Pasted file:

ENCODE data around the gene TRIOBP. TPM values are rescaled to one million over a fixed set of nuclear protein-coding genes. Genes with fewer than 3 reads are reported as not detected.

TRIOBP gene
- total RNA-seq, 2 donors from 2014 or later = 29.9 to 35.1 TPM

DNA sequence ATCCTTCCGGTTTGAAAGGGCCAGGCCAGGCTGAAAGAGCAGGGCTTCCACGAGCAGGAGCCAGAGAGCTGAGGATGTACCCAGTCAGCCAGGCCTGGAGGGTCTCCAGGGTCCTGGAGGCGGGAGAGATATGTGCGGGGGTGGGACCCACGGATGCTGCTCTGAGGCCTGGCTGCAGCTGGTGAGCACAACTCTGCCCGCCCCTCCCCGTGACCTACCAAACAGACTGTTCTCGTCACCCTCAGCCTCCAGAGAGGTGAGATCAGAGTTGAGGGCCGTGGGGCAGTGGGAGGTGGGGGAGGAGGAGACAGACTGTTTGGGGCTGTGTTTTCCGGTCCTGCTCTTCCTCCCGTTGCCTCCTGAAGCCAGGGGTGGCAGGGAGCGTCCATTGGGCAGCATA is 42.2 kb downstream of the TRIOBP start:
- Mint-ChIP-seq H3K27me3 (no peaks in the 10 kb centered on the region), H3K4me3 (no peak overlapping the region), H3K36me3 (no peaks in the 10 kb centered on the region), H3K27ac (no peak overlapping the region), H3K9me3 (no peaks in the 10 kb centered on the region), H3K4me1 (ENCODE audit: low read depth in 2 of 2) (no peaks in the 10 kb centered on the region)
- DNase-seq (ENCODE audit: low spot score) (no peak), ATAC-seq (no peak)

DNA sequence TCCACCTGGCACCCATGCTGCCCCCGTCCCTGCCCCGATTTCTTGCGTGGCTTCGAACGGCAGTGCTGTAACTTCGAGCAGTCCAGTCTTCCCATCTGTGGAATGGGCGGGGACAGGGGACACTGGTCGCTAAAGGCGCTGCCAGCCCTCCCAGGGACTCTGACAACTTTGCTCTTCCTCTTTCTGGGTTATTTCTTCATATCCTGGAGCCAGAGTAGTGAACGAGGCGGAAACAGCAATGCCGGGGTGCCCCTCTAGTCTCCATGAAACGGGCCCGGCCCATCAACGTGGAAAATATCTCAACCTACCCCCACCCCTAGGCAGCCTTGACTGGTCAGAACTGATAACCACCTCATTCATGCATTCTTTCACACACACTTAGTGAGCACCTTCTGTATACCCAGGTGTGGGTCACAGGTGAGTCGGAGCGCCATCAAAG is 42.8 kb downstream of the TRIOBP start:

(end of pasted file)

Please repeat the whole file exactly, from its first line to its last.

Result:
ENCODE data around the gene TRIOBP. TPM values are rescaled to one million over a fixed set of nuclear protein-coding genes. Genes with fewer than 3 reads are reported as not detected.

TRIOBP gene
- total RNA-seq, 2 donors from 2014 or later = 29.9 to 35.1 TPM

DNA sequence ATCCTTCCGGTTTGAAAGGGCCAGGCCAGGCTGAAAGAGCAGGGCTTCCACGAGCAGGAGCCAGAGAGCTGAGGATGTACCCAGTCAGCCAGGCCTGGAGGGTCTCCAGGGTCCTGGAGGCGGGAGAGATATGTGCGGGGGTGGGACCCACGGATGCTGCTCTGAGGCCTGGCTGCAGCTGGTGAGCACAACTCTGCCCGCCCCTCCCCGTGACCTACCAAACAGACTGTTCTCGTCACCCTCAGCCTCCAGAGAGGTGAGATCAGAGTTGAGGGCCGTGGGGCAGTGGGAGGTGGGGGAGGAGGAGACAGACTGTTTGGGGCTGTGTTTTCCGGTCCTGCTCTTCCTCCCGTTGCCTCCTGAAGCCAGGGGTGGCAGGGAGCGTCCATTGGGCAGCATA is 42.2 kb downstream of the TRIOBP start:
- Mint-ChIP-seq H3K27me3 (no peaks in the 10 kb centered on the region), H3K4me3 (no peak overlapping the region), H3K36me3 (no peaks in the 10 kb centered on the region), H3K27ac (no peak overlapping the region), H3K9me3 (no peaks in the 10 kb centered on the region), H3K4me1 (ENCODE audit: low read depth in 2 of 2) (no peaks in the 10 kb centered on the region)
- DNase-seq (ENCODE audit: low spot score) (no peak), ATAC-seq (no peak)

DNA sequence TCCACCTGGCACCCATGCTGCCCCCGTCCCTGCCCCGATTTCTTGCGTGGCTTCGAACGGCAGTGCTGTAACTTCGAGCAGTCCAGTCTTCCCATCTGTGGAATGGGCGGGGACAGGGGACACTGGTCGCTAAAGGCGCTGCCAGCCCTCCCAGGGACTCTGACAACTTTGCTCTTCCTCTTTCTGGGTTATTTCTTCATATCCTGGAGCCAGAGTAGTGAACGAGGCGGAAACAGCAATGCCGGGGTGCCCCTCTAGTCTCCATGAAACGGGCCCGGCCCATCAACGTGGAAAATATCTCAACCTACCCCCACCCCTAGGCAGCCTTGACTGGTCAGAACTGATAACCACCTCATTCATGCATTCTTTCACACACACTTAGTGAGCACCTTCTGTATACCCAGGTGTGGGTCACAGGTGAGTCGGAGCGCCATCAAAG is 42.8 kb downstream of the TRIOBP start: